When we put some images in a thesis, we provide a reference to its source where it’s located. If I have created my own images or pictures, how do I make it clear that they are my images and I did not copy and paste them from somewhere?.

So here is the scenario. I am comparing my application architecture with the existing architecture. Since it was a literature study, my architecture is quite different except for one or two components that share the idea with the other one. I am showing both architectures. I explicitly mention the source of the other. But what about my own?

Is there a need to cite self-created images? If yes then how to cite them?

3 Answers 3


Have a look at the relevant guidelines/rules at your university/department.

Where I am, one typically signs that everything that is not your work or that is not novel is cited. Novelty in the thesis context is defined as "has not been used in any other exam/thesis". Papers published as part of the thesis work do not hamper thesis-relevant novelty at "my" university. But since it is up to the unviersity (or even faculty) to decide their exam rules, you may be subject to different rules.

In addition, copyright plays a role. You may be author without having the copyright. The holder/owner of the copyright can allow you to re-use images but stipulate certain ways of citing.

Anything (images, diagrams, tables, text) you created for the current thesis (so they are novel according to the thesis rules) and where you hold the copyright (so no rules binding to use particular citation forms) are not cited. If there is no citation, you claim it's yours and novel for this thesis - and thus that it should be included in the content based on which your work is judged by the thesis committee.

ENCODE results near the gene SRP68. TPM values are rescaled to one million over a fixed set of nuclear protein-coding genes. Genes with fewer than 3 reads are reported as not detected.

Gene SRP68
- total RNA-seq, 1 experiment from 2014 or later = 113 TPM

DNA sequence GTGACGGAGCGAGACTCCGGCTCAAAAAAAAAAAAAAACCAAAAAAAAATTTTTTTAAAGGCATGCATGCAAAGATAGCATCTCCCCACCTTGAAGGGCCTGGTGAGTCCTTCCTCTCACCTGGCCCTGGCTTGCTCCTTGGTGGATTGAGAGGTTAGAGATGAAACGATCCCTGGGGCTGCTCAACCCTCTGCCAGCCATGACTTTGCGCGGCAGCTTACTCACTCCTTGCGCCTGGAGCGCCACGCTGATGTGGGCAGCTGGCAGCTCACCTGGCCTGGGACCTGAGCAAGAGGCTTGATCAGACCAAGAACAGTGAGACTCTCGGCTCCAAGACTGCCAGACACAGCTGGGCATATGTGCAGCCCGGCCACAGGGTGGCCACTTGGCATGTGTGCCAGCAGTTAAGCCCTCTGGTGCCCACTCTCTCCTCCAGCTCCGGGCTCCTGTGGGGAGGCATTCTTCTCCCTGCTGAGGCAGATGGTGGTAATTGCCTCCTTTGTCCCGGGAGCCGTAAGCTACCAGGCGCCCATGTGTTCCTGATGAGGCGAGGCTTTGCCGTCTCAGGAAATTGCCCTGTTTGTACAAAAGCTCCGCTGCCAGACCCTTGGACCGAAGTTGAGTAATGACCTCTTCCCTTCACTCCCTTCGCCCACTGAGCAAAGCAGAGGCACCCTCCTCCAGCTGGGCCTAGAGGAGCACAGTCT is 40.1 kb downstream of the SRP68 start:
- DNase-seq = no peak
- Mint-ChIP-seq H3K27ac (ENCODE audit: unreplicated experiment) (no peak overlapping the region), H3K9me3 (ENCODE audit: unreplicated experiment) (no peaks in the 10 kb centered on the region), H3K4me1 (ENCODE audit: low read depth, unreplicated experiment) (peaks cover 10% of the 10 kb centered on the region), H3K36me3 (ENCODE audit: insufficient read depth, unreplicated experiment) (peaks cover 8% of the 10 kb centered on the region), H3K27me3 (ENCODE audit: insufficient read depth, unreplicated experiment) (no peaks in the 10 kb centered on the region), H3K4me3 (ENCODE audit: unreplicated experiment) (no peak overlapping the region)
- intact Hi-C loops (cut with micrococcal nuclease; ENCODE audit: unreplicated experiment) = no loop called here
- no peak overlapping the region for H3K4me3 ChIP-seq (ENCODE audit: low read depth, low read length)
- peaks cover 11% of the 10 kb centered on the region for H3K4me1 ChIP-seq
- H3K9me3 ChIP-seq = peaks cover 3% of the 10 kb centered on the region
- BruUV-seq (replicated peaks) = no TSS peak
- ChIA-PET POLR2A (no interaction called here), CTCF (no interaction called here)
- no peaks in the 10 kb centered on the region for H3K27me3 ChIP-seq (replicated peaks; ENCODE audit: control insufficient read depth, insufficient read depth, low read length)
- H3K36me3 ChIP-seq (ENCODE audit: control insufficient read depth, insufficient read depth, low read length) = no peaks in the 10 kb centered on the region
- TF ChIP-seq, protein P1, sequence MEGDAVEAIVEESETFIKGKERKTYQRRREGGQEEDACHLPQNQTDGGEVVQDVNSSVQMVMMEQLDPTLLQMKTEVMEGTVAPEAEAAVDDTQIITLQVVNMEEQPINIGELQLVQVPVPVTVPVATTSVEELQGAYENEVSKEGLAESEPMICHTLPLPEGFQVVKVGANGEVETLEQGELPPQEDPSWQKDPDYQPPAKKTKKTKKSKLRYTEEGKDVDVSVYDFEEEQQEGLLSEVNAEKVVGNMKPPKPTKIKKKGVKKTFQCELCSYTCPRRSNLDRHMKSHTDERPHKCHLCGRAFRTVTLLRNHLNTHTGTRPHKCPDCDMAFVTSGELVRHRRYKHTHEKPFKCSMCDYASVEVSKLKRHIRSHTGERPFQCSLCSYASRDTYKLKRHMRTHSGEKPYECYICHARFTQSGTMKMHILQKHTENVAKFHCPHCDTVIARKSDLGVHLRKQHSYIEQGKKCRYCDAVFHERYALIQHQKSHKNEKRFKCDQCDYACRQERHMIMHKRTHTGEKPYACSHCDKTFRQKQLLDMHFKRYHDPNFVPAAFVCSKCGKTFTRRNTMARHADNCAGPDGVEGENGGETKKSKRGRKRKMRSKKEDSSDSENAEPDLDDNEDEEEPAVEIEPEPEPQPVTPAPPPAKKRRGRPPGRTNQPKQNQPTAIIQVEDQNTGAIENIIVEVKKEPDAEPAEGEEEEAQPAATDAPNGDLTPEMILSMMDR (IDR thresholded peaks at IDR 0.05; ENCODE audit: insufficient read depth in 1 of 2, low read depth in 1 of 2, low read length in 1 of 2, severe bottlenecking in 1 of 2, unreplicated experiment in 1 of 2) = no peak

In my case, I needed to cite my own work only if/when:

  • I wanted to reuse an image/diagram that I used already for an earlier thesis or exam, e.g. had I wanted a diagram from my Master thesis to re-appear in my PhD thesis. In that case, I'd have cited my Master thesis like unrelated work. Unrelated since this is not part of the work the committee should judge.

  • I transfered copyright for several papers I authored to the respective publishers. They typically did allow re-use in theses but prescribed citation sentences like e.g. "This image is reused from [CB3] with kind permission of $publisher." [CB3] would be how I cited e.g. the third paper I wrote as part of PhD current thesis.
    Had I retained copyright (non-exclusive license to the publisher), I wouldn't have need to cite this way. Nevertheless, I'd still think it advisable to tell the reader that this diagram can also be found in that paper - it saves people from trying to find out whether the paper contains anything in addition to what the thesis contains. Similarly, I could have used [3], i.e. there was no requirement to make the citiations of my papers for the thesis immediately distinguishable from other citations, but I thought it a good idea to provide such a distincition - e.g. because it makes it clear to the committee that this is part of what they judge as my thesis.

For your scenario of diagrams illustrating some application architecture described in some paper:

  • if the diagram for the existing one is directly taken from the paper, you apply for a license to re-use that image with the publisher and then do whatever they stipulate in this license.